One of my SiL’s is retarded. If you use the word “Disabled” she’ll read you a list of the things that she is “able” to do. I guess it’s all in intention… the word “Retarded” wasn’t treated like that in their home. It’s like the word “Diabetic”: it describes a medical condition. But I love the overall idea of learning to be more careful about hurtfulness. Were all just trying to push our little car daily, there is no need to make like uglier.

      May 25, 2011 at 6:55 pm · @ReplyReply to this comment ·
    • Armand
      Armand

      @Fitz: Your comment made me diabetic.

      Loves ya girl.

      May 25, 2011 at 8:10 pm · @ReplyReply to this comment ·
    • Kamuriie
      Kamuriie

      @Rob R-H: Funny how I only see people campaigning against the use of “retard” or “retarded,” when when “idiot” and “moron” originated in the EXACT same manner–clinical terms for the developmentally impaired.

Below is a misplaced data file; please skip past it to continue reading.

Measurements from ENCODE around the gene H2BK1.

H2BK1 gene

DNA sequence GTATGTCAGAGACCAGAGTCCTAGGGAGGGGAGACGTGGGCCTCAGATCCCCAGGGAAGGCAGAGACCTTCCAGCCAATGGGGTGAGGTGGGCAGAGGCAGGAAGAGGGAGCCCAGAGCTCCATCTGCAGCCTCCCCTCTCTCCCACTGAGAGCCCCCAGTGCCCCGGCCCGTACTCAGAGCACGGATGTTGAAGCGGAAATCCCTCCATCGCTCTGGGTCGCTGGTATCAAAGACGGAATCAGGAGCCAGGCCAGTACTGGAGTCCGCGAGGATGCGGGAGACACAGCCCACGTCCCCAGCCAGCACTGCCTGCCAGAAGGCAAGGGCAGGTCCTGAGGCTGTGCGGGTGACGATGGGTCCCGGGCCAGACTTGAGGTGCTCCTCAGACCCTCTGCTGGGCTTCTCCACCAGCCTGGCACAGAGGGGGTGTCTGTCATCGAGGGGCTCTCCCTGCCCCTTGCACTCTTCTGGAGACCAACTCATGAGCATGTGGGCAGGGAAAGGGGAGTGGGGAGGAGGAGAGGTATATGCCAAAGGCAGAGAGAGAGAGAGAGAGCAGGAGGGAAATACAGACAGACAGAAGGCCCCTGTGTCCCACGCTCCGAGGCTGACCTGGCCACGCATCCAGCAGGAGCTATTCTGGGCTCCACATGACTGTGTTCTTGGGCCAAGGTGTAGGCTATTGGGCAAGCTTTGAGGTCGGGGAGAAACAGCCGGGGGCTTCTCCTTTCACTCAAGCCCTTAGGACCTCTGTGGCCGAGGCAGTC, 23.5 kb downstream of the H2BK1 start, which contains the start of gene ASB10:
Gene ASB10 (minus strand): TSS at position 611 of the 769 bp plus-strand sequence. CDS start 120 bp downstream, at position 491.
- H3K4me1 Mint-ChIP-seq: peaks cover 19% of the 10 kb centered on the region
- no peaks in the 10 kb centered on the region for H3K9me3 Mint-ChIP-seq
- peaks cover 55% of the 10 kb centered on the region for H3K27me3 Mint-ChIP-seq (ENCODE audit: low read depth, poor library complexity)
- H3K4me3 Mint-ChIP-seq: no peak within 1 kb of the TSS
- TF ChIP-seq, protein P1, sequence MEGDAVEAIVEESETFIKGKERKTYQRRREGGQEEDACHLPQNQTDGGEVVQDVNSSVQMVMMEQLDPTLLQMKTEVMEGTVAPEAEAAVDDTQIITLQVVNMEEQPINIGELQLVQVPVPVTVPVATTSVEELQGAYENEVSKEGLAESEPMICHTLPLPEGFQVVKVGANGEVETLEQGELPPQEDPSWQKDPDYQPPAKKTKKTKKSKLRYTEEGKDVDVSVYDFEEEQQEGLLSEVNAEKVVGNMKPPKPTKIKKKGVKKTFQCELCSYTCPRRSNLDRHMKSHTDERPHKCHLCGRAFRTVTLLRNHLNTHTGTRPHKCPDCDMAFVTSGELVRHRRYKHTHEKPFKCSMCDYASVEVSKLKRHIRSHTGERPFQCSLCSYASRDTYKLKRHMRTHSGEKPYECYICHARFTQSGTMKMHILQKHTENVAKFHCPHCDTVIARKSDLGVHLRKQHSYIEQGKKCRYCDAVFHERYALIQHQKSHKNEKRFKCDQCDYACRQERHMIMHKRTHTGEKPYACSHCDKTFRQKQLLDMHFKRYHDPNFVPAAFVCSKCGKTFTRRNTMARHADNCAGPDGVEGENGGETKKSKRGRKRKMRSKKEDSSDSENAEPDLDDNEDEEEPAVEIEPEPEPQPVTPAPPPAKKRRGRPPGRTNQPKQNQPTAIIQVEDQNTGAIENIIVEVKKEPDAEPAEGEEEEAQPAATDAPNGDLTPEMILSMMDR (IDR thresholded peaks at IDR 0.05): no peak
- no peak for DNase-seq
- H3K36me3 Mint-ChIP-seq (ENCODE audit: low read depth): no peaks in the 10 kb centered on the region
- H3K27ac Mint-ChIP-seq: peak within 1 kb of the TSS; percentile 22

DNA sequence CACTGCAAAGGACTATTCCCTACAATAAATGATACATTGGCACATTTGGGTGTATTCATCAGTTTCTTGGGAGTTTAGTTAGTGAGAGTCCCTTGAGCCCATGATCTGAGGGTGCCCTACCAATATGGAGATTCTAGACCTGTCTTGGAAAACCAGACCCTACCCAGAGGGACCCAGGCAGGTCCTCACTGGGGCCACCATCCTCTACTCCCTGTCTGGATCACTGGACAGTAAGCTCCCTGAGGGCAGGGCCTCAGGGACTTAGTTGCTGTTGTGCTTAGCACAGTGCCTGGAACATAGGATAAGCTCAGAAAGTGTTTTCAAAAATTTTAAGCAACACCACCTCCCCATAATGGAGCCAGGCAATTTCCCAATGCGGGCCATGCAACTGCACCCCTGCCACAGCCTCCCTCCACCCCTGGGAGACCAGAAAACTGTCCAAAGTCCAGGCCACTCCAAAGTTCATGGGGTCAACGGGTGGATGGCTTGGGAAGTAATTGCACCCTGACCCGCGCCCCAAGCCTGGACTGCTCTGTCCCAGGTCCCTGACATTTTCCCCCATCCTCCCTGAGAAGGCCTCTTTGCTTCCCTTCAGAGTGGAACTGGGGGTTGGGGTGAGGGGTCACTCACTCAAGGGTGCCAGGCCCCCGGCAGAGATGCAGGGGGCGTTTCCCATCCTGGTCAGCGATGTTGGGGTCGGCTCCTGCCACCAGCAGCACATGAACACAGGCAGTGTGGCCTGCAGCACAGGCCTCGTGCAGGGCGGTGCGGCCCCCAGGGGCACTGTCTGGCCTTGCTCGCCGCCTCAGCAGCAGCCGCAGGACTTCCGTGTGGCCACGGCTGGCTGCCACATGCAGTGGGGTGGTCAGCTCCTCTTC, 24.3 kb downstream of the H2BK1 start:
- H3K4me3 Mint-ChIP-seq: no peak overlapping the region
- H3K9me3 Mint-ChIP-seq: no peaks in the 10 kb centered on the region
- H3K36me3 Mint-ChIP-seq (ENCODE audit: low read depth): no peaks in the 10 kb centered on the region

Have you ever used either? And if so, do you own such use? Do you advocate the abandonment of all these terms, or just the contemporary “retard/retarded”?

      If you don’t, you’re hypocritical at worst, and inconsistent at best.

      May 25, 2011 at 11:37 pm · @ReplyReply to this comment ·
    • Rob R-H
      Rob R-H

      @Kamuriie: Right. Those terms have the same origin… about a hundred years ago. I’m sure Teddy Roosevelt would give me quite a talking to if he heard me use them.

      I am amazed and amused by people like you who will lash out with arguments like this in order to justify their own entitled use of whatever offensive phraseology they feel particularly invested in.